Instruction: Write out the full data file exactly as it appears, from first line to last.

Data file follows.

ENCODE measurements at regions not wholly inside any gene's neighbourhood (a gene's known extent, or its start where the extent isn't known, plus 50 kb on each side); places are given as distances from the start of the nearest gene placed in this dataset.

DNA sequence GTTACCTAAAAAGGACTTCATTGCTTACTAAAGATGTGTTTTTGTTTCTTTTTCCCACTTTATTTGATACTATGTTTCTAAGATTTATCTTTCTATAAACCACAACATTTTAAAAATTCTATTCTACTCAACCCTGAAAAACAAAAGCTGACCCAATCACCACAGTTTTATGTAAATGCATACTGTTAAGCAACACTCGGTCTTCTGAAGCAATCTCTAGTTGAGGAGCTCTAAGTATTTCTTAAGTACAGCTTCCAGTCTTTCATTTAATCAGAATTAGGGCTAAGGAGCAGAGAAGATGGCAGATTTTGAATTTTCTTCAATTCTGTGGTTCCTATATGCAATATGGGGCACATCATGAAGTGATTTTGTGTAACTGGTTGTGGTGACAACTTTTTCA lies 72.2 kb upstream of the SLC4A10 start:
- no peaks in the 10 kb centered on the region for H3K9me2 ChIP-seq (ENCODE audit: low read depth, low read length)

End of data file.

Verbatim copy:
ENCODE measurements at regions not wholly inside any gene's neighbourhood (a gene's known extent, or its start where the extent isn't known, plus 50 kb on each side); places are given as distances from the start of the nearest gene placed in this dataset.

DNA sequence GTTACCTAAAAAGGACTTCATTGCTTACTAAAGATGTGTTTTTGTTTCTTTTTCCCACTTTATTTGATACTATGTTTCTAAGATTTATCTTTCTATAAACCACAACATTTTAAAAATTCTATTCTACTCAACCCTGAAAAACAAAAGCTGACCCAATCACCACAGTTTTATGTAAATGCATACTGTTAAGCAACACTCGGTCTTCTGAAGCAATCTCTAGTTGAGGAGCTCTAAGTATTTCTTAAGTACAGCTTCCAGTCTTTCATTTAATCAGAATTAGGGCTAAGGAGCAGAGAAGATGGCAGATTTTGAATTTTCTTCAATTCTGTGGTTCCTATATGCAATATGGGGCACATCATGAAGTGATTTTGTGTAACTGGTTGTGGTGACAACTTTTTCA lies 72.2 kb upstream of the SLC4A10 start:
- no peaks in the 10 kb centered on the region for H3K9me2 ChIP-seq (ENCODE audit: low read depth, low read length)